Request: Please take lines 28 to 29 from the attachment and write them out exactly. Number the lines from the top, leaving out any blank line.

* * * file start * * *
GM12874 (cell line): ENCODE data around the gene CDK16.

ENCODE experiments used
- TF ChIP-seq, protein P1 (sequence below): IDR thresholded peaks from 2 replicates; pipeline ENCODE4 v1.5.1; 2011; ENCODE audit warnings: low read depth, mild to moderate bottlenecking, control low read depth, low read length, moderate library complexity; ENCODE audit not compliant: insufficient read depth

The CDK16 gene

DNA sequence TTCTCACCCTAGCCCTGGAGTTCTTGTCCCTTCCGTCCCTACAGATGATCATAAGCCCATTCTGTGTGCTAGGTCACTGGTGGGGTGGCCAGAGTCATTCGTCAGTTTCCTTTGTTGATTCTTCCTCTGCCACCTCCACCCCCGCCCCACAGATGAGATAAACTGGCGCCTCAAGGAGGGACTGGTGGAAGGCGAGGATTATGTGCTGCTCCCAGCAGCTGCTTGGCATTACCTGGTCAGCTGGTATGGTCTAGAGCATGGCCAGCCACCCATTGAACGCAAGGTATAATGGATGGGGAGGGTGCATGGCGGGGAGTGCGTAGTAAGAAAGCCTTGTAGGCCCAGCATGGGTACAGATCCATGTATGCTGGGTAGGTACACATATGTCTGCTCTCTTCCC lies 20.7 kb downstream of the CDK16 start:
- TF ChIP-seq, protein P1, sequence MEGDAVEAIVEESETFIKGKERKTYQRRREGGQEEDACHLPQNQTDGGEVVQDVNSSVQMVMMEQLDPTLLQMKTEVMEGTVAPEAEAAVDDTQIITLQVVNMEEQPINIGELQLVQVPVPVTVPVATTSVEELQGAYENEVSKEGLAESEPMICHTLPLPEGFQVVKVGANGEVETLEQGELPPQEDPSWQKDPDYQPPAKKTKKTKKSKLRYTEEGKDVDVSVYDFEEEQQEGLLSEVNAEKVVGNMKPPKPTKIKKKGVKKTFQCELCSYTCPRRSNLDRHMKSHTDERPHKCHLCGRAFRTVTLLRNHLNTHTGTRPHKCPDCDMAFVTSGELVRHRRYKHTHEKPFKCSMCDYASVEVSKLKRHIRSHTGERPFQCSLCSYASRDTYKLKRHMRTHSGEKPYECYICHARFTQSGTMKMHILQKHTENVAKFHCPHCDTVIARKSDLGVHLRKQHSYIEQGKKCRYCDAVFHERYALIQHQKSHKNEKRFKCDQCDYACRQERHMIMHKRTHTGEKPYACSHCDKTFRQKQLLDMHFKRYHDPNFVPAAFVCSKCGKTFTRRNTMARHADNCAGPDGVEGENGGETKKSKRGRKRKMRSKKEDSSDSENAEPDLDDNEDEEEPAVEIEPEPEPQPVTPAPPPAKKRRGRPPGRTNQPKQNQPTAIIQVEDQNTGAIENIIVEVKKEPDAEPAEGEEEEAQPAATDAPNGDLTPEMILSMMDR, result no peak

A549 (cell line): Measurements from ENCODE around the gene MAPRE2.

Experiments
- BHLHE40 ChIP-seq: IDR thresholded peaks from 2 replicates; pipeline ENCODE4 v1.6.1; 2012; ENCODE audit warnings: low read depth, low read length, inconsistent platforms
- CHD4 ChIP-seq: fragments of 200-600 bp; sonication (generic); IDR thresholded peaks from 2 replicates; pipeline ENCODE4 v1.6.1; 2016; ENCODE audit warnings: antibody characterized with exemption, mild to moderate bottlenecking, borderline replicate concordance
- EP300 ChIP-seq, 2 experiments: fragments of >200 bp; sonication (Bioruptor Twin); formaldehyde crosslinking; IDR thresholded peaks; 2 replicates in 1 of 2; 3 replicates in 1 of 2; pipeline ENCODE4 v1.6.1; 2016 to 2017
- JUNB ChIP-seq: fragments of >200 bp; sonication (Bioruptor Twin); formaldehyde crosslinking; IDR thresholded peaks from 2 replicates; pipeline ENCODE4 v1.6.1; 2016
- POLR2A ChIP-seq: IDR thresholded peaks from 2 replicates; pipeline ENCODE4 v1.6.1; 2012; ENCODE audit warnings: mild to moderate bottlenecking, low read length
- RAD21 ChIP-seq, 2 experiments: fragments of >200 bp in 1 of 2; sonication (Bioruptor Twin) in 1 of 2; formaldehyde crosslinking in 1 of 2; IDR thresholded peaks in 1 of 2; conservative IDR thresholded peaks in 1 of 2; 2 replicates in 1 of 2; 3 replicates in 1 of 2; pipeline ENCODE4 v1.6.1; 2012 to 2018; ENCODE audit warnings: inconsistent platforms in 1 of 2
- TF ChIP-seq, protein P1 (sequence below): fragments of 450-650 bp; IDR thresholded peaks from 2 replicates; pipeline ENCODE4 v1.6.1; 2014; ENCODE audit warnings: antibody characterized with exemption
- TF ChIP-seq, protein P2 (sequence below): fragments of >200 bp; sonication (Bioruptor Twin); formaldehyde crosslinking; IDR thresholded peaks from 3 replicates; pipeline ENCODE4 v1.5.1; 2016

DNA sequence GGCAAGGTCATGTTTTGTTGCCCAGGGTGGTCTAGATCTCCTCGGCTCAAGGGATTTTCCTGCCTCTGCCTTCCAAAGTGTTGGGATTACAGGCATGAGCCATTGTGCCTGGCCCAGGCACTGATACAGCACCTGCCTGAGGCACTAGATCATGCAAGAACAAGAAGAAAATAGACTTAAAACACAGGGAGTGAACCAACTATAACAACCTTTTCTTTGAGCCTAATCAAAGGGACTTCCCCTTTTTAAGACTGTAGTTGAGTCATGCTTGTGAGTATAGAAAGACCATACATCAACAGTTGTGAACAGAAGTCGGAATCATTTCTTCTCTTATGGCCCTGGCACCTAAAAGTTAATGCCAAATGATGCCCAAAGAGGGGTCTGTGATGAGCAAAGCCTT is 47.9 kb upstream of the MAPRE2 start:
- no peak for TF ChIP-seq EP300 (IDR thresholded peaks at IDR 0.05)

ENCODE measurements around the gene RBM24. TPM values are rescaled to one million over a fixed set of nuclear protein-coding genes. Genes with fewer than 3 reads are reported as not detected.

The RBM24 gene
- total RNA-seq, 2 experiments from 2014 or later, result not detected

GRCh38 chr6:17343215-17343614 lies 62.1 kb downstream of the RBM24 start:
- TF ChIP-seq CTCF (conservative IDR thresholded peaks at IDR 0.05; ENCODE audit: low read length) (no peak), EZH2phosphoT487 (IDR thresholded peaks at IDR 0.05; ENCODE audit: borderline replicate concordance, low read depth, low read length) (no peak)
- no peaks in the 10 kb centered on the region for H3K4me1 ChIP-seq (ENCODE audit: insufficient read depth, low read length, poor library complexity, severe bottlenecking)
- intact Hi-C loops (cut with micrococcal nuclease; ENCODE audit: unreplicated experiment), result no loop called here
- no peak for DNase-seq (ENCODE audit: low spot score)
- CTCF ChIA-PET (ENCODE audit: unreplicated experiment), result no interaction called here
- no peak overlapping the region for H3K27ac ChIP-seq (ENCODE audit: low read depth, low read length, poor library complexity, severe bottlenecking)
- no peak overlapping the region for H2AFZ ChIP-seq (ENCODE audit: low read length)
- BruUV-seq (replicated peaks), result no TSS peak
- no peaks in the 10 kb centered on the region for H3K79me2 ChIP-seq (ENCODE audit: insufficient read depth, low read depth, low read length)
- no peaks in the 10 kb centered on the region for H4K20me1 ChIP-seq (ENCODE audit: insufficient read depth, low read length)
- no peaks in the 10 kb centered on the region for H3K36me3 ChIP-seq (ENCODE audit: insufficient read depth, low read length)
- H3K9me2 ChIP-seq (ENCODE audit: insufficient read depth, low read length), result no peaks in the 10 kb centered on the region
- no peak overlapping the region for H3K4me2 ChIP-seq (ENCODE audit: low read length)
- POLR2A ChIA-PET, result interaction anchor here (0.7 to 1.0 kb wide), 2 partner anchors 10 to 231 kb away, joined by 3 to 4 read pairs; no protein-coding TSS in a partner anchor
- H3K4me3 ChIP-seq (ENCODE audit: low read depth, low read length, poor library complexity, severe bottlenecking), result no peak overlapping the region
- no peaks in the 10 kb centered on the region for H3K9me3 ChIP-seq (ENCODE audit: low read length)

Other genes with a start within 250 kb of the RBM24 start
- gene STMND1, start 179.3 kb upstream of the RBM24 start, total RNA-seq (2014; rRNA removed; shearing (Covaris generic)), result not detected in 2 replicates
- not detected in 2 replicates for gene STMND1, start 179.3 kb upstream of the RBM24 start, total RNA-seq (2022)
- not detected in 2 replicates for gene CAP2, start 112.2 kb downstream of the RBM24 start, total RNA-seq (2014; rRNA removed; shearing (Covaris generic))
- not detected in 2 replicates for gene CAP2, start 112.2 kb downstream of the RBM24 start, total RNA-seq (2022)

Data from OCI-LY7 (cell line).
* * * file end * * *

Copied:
- no peak overlapping the region for H3K27ac ChIP-seq (ENCODE audit: low read depth, low read length, poor library complexity, severe bottlenecking)
- no peak overlapping the region for H2AFZ ChIP-seq (ENCODE audit: low read length)